Wakulla County has seen a dozen or so brush fires over the course of the month - with some happening on the same day. Now, they say it's time to raise awareness about these fires and how they can be prevented.
Aaron Robertson sits outside his home as firefighters put out a brush fire that began in his backyard. He says he was burning a tree stump when the wind picked up and sent the flames onto the grass.
Robertson says, "A whirlwind came in and blew it straight up, when it did that, then it got around everywhere." He goes on to say, "It got in the grass and headed towards the woods, and then I couldn't control it."
Wakulla County fire officials have responded to more than a dozen brush fires in the past few weeks, and they say people should know that a small outdoor fire can quickly get out of control and destroy more than just a little brush.
Kurt Hindle from the Wakulla County Fire Department says, "So anytime we have a brush fire, someone wants to start something with some debris or something like that. It only takes a simple spark and of course it takes off on us."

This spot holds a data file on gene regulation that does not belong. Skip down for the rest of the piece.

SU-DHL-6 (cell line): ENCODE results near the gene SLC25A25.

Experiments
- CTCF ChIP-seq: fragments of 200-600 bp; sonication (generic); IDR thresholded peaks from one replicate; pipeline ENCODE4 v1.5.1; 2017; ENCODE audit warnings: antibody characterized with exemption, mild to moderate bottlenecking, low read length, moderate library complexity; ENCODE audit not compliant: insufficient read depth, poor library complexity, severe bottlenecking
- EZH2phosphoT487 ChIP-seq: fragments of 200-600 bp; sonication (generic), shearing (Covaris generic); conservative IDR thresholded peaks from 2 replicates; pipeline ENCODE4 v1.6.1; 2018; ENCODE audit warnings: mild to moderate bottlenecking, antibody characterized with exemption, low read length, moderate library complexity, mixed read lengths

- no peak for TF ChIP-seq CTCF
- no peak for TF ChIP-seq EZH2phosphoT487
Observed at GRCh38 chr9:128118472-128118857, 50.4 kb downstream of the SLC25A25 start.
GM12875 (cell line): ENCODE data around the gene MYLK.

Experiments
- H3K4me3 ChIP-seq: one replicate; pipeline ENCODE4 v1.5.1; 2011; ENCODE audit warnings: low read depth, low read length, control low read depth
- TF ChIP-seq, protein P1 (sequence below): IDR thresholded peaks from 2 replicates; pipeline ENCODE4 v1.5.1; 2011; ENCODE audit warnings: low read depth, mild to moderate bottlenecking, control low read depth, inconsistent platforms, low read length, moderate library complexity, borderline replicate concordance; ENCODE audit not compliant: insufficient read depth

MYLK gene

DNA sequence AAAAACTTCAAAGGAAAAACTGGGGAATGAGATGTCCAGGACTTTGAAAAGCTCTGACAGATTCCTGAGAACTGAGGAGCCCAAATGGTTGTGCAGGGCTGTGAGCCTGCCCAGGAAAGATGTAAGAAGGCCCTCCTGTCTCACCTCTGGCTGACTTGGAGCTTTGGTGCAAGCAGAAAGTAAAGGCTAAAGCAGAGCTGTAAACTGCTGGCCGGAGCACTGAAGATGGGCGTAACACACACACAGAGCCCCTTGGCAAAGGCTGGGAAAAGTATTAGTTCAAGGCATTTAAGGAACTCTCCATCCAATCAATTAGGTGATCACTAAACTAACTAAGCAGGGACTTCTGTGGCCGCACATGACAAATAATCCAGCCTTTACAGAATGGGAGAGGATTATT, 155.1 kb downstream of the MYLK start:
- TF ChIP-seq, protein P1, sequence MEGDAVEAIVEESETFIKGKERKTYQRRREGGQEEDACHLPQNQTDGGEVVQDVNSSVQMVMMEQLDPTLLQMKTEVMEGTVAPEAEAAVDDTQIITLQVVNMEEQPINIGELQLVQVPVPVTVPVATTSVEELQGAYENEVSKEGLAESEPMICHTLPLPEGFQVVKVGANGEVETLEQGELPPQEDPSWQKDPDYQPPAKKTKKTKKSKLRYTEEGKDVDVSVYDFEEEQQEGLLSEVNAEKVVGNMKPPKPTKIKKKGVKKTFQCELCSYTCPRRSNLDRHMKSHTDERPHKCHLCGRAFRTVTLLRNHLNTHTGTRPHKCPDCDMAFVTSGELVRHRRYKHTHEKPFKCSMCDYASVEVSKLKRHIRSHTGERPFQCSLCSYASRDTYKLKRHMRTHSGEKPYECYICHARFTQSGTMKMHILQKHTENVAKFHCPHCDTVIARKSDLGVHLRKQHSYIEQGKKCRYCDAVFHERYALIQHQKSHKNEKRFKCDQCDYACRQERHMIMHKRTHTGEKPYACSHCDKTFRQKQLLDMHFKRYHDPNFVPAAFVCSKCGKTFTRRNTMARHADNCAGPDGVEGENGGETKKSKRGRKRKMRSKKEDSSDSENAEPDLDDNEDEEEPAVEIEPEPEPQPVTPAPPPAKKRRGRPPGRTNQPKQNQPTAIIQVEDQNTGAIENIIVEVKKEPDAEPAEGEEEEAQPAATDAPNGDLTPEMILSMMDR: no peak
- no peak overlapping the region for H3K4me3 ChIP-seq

A brush fire can start by simply burning trash or a lit cigarette, that's why Wakulla County fire officials are urging residents to take extra precautions to make sure this doesn't happen to you.
Hindle says, "Look at your weather, go outside, even though it's a nice day to go outside, don't mean it's a nice day to be out there burning. Always be right there, if you're gonna be outside you definitely wanna be there, you wanna have some kind of water source, someway to keep an eye on it."
Fire officials are hoping folks like Robertson have learned to be more cautious when burning in the yard.
The Florida Division of Forestry say more than 37 brush fires have happened in the Big Bend Area since January 1st - burning some 250 acres.
For more information on brush fires and tips on how to avoid them, call the Wakulla County Fire Department at 850-926-7616.